The ‘Value Chain’ is a strategic management concept, originally introduced by Michael Porter back in the early 1980s. In its original form, it was used to provide a systemic way of examining all the activities a firm performs and their interaction; as the basis for identifying sources of competitive advantage. Today, as a concept, it is much more broadly applied, used to describe chains of value creation, viewed from an internal (revenue) perspective, but more frequently, from a customer perspective; as the basis of various forms of business modelling and strategic analysis.
The basic concept is that all organisations are a collection of activities that are performed to design, produce, market, deliver and support its products or services, to create value for the organisation and its customers. These activities can be represented as a ‘Value Chain’. A Value Chain can be constructed either at an individual product and/or service level, or product/service group, or in relation to the delivery of a given “Value Proposition”.
The concept is best illustrated through three applications – Porter Value Chain Analysis, “Wardley Maps” and “Value Mapping”.
Porter Value Chain Analysis
In Porter Value Chain Analysis, the Value Chain dis-aggregates a firm into its strategically relevant activities in order to understand the relationship between revenue and costs; and the existing and potential sources of competitive advantage.
Value activities are divided into two broad types, primary (or core) activities and support (or enabling) activities. The primary activities are the activities involved in the physical creation and delivery of the product and/or service. The support activities are those activities required to support the primary activities.
Porter built his approach around the use of a “Generic Value Chain Model”, against which individual value chain activities are identified for the particular organisation.
The organisation’s Value Chain is embedded in a larger set of activities, the ‘Value System’. This consists of the individual Value Chains of the organisation’s strategic partners, suppliers, distributors, or other organisations involved in the supply chain. Gaining and sustaining competitive advantage involves understanding not only the organisation’s Value Chain, but this overall Value System.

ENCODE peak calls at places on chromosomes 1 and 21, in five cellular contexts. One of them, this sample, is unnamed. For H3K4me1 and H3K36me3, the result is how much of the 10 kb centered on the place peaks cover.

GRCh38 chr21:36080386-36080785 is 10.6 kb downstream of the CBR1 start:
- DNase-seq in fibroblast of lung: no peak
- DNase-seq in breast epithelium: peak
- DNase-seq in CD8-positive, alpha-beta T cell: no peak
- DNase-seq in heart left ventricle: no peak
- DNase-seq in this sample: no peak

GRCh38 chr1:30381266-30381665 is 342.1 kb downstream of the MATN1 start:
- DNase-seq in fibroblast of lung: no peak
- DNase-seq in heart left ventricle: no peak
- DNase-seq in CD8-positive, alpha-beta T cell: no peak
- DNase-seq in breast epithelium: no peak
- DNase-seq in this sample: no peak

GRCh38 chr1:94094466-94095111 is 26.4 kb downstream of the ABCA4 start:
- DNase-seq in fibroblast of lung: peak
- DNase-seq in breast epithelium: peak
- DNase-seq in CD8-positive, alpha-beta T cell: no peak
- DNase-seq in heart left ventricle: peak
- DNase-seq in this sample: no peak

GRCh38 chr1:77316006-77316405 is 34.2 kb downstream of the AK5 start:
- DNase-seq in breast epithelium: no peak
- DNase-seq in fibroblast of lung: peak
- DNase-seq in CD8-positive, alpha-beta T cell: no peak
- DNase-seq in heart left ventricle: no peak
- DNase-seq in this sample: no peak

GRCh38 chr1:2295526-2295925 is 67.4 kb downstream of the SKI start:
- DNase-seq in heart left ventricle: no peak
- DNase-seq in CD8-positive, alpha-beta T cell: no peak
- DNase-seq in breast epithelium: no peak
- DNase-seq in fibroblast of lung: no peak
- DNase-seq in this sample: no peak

A further important element of the approach is to identify the links between the activities within the Value System, i.e. the relationship between how one activity is performed and the cost and performance of another.
Both the activities and linkages that are identified form the basis for subsequent competitive analysis.
Wardley Value Chain Analysis
“Wardley Maps” are a strategic planning and communication technique. Central to the development of a Wardley Map is the construction of a Value Chain, or group of Value Chains, for a given product and/or service.
The form of value chain produced here is very different from that of Porter, but the basic concept is the same. The chain is represented vertically. At the top of the value chain you start with the customer need. Below this, you identify the ‘value components’ that you require to meet the customer need. As you proceed down the value chain, the components become less visible to the customer and their value decreases.